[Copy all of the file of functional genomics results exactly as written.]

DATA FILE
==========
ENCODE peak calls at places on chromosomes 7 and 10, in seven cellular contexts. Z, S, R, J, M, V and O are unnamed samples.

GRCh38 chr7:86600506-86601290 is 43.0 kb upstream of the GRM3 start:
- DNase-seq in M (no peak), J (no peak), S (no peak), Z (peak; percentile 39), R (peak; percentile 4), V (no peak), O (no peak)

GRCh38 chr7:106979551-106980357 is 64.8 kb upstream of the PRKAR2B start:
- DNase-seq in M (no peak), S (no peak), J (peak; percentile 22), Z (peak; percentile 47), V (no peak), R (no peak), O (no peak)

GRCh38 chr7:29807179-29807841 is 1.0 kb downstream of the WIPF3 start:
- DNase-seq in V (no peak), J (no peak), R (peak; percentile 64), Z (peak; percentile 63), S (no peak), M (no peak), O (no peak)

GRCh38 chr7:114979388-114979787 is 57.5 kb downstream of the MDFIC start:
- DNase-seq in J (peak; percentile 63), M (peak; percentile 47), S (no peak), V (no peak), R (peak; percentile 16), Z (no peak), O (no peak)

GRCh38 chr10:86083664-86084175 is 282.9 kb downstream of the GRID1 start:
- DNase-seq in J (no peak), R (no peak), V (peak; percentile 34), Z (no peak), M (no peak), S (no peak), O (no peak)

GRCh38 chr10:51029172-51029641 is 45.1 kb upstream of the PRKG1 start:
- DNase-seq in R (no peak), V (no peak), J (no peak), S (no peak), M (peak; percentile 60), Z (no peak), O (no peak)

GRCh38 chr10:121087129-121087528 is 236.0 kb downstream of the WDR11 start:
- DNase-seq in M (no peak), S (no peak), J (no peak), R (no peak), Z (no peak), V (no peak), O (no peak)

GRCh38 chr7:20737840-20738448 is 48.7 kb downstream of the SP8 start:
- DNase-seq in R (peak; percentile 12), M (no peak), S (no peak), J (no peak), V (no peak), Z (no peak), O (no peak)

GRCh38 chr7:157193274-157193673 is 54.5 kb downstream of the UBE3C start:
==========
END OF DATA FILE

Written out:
ENCODE peak calls at places on chromosomes 7 and 10, in seven cellular contexts. Z, S, R, J, M, V and O are unnamed samples.

GRCh38 chr7:86600506-86601290 is 43.0 kb upstream of the GRM3 start:
- DNase-seq in M (no peak), J (no peak), S (no peak), Z (peak; percentile 39), R (peak; percentile 4), V (no peak), O (no peak)

GRCh38 chr7:106979551-106980357 is 64.8 kb upstream of the PRKAR2B start:
- DNase-seq in M (no peak), S (no peak), J (peak; percentile 22), Z (peak; percentile 47), V (no peak), R (no peak), O (no peak)

GRCh38 chr7:29807179-29807841 is 1.0 kb downstream of the WIPF3 start:
- DNase-seq in V (no peak), J (no peak), R (peak; percentile 64), Z (peak; percentile 63), S (no peak), M (no peak), O (no peak)

GRCh38 chr7:114979388-114979787 is 57.5 kb downstream of the MDFIC start:
- DNase-seq in J (peak; percentile 63), M (peak; percentile 47), S (no peak), V (no peak), R (peak; percentile 16), Z (no peak), O (no peak)

GRCh38 chr10:86083664-86084175 is 282.9 kb downstream of the GRID1 start:
- DNase-seq in J (no peak), R (no peak), V (peak; percentile 34), Z (no peak), M (no peak), S (no peak), O (no peak)

GRCh38 chr10:51029172-51029641 is 45.1 kb upstream of the PRKG1 start:
- DNase-seq in R (no peak), V (no peak), J (no peak), S (no peak), M (peak; percentile 60), Z (no peak), O (no peak)

GRCh38 chr10:121087129-121087528 is 236.0 kb downstream of the WDR11 start:
- DNase-seq in M (no peak), S (no peak), J (no peak), R (no peak), Z (no peak), V (no peak), O (no peak)

GRCh38 chr7:20737840-20738448 is 48.7 kb downstream of the SP8 start:
- DNase-seq in R (peak; percentile 12), M (no peak), S (no peak), J (no peak), V (no peak), Z (no peak), O (no peak)

GRCh38 chr7:157193274-157193673 is 54.5 kb downstream of the UBE3C start: